With a merely descriptive science, we'd be stuck in the Stone Age, and there would be no books or language for critical theorists to analyze, let alone any computers for them to spread their ideas with.
Of course, this is naive, as science is interpreted and applied by engineering, which is another human activity that changes the world. Though engineering, in principle, cannot change science, while critical theory can be changed by literature.
If anything's naive, it's your understanding (or rather, lack thereof) of science. Science is not mere engineering, though engineering is a science. And engineering leads to changes in both the theoretical and practical nature of science all the time, and vice versa. Without physics, there'd be no engineering, and without engineering, there'd be no new physics. The same reciprocal relationship is true of all other applications of science -- biology to medicine and back again, for example (or even biology to medicine to engineering to physics and back again).
Science is not mere narrative. Narrative plays a role, that is true. But the crux of science comes in the conflict of narratives, when a researcher is confronted with two or more narratives (read: theories) which are mutually exclusive and cannot both be true.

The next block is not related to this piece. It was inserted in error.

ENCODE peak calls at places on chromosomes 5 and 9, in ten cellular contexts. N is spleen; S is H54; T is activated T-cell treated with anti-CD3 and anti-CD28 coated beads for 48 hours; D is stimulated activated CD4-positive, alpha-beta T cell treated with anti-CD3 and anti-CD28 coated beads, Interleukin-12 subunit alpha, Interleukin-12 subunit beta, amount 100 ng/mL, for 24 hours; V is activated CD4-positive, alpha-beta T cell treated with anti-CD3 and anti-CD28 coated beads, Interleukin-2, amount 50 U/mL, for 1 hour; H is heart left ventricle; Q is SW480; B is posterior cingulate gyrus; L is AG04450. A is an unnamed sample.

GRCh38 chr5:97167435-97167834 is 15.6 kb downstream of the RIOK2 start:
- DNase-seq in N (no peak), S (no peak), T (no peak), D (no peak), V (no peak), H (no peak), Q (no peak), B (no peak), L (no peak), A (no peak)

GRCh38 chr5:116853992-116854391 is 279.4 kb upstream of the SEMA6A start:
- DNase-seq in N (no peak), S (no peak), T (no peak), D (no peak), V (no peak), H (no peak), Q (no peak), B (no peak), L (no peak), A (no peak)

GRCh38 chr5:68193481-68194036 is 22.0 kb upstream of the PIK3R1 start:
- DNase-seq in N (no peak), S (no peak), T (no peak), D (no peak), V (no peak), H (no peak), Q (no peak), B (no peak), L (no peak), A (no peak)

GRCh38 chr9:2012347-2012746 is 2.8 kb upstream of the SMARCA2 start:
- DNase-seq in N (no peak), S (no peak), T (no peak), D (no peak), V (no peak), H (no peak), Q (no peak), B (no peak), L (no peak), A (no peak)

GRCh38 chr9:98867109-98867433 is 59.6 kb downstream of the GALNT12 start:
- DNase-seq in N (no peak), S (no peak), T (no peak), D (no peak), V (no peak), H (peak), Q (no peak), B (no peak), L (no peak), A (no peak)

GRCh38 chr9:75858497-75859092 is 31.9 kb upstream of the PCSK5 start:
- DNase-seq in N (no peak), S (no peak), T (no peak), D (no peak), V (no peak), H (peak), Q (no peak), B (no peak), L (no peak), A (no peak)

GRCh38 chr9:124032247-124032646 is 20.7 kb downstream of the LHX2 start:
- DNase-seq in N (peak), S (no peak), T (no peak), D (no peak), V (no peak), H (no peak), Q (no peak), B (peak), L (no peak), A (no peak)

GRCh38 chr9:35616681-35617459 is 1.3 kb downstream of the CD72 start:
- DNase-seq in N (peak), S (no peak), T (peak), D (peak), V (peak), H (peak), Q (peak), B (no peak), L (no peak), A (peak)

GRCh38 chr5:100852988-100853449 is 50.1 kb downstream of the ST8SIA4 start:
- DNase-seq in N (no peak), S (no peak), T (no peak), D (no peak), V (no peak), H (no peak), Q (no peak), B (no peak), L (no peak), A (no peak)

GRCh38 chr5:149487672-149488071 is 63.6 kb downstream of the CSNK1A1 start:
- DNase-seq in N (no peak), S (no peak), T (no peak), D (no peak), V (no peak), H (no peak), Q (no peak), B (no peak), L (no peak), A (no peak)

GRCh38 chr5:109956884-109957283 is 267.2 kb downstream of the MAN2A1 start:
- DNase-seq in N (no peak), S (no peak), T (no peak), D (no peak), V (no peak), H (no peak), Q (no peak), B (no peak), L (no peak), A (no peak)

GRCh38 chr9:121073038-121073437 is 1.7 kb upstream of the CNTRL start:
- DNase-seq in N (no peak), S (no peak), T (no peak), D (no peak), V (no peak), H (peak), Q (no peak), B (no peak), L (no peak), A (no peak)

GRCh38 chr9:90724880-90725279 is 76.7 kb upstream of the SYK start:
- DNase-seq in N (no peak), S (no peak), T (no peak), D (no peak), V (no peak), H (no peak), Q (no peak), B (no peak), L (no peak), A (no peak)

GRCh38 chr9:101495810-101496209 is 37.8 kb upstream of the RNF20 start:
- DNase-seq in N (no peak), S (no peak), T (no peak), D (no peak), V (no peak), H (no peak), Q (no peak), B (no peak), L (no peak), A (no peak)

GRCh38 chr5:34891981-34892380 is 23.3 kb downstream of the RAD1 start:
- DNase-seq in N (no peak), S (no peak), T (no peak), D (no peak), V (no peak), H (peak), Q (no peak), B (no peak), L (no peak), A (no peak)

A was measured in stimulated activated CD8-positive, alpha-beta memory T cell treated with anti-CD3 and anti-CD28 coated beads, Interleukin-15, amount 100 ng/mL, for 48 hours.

When critical theory reaches this point of conflict, it simply declares that all narratives are equally true (or false), and that there is no objective method of determining their truth or falsehood. And if we're talking about works of literature, that's a valid enough point.
But when we're talking about something that has life or death consequences for real human beings -- say, the diagnosis and treatment of disease -- then the critical theory approach is useless. Is the person's suffering caused by a virus, or demonic possession? Both theories are narratives, but they are not equally true. Indeed one of them -- demonic possession -- is patently false, and another of them -- viral infection -- is demonstrably true. We know this (among other reasons) because penicillin has a better cure rate than exorcism.
And we discovered penicillin because scientists were (and are) continuously throwing competing narratives against each other, confronting them with evidence, and offering their conclusions up to people who are determined to prove them wrong.
And that's the fundamental nature of science -- the confrontation of theory with skepticism and evidence. Science regularly subjects its theories to criticism (and I mean real criticism, not critical theory), and isn't afraid to be proven wrong. Indeed, proving wrong a long-held idea leads to new insights, and those who successfully disprove long-held ideas are accorded science's highest honors.
Which has had a greater affect on your life -- critical theory, which stimulates your mind; or the innoculations you received as an infant, which markedly improved your chances of survival in a world full of viruses, and thus allowed you to be around to contemplate critical theory in the first place?